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On Tuesday night in Camden, a standing room-only crowd of parents, grandparents, students and alumni of Camden Public Schools met with Mayor Dana Redd and Superintendent Paymon Rouhanifard to discuss ways to support students and provide high-quality schools. The meeting, one of four scheduled this week (tonight’s is at North Camden Community Center at 5:30), was notable for the lack of concern with current obsessions in the Statehouse like PARCC, Common Core, union politics, data-driven teacher evaluations. Instead, community members spoke passionately about the educational needs of children.
Rouhanifard, almost two years into his tenure as superintendent, didn’t shy from the hard facts: one out of five Camden public school students is on grade level in reading and one in three is on grade level in math, 20% lower than districts with comparable demographics. There’s been a “systemic failure to” maintain facilities. Bonsall Family School, one of the traditional schools in the neighborhood where this meeting was held, has lost 150 students in two years as parents “vote with their feet” and choose charter schools. (Current enrollment in charters is 4,000, about 30% of Camden’s student population.) It’s time, he said, for “honest talk” about “hard choices.”
While there are a few promising indicators – 96% of Camden three and four-year-olds attend pre-school, up by 20% since he took on stewardship of the district, the teacher contract was just settled (nearly 2% annual salary increases, higher salaries for community liaisons and extra-curricular staff, extended instructional time) – the community, he says, needs to coalesce around a “specific path forward.” He called out the ten most struggling neighborhood schools, which the district said they will post on their website once the meetings conclude tonight.
Rouhanifard’s recommendations include an unstinting eye on academic progress and student outcomes, expansion of parent choice, particularly through charter/district hybrid schools, and renovation or rebuilding of facilities.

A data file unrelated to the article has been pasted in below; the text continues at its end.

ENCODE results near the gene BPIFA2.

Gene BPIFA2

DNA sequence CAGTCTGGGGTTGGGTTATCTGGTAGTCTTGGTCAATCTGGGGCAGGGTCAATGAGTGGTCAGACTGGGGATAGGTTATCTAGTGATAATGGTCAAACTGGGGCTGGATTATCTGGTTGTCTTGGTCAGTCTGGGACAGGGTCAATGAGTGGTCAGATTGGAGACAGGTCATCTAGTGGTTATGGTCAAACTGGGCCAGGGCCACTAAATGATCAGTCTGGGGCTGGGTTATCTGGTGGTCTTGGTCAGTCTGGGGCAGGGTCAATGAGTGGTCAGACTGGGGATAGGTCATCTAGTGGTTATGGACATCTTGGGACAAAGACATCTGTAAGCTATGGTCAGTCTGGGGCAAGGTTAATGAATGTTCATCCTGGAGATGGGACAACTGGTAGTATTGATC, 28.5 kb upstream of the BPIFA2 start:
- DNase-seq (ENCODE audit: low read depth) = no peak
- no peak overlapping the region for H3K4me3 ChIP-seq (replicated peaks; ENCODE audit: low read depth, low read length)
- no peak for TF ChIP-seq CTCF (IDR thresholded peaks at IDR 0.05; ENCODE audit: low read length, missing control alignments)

Then, for the next ninety minutes, Mayor Redd, Rouhanifard, and district administrators listened to community members who, one by one, approached the microphone in the cafeteria of Virtua Hospital. Here are some of their comments.
- Arthur Barclay, a Camden Public Schools graduate and current City Council member: “I’m sick and tired of hearing that our kids are headed to jail,” with their academic readiness for college and/or career far below even the dysfunctional city of Philadelphia, just across the river. “It’s now or never.” “It’s easy to point fingers, but we’ve got to stop that. I implore you to help us move our agenda forward
- A parent of two daughters in charter schools and a member of a new organization called “Parents for Great Camden Schools” (PGCS): “I’m grateful for school choice” because “my daughters have grown so much.”
- Recent graduate of Camden High: “My teachers could care less about what I was doing. Nobody supported me or pushed me on. I want better teachers and better textbooks.
- Ms. Golden, PGCS member and a graduate of Woodrow Wilson High: “I couldn’t function. I was worried about my safety.” (Note: she is about to graduate from Rutgers-Camden.)
- Natalie Aronson, principal of Camden Prep, part of the Uncommon charter network, which is expanding to Whitman Park: “Education equals freedom.”
- Another Camden alumnus: “I lost twenty-five college scholarships [for football]” because I couldn’t meet the academic requirements. (Note: he persevered through community college.)
- Bryan Morton, Executive Director of PGSC and lifelong North Camden resident: We need “safe, quality, neighborhood options.” When he was in school “it was crazier inside than on the street.”
- A teacher from Sumner Elementary, where 70% of students fail basic skills tests in math and 87% fail tests in language arts: “I’m fine with change, as long as the change is for the children.” “I’m a defender of public schools.”
- PTA President of Bonsall Elementary where 79% of students fail basic skills tests in math and 86% fail tests in language arts: “I’m with the change” but “it starts at home.” “Let’s bring back some of our teachers” and “some of our scholarship programs.” “Bonsall is my stomping-ground, it is my home.” “Why can’t we get what’s at Camden Prep at Bonsall without shutting it down?”
Rouhanifard replied, “we’re not saying to close Bonsall. We’re saying, for the children, what can we do to revitalize this school?” As he said, honest talk about hard choices.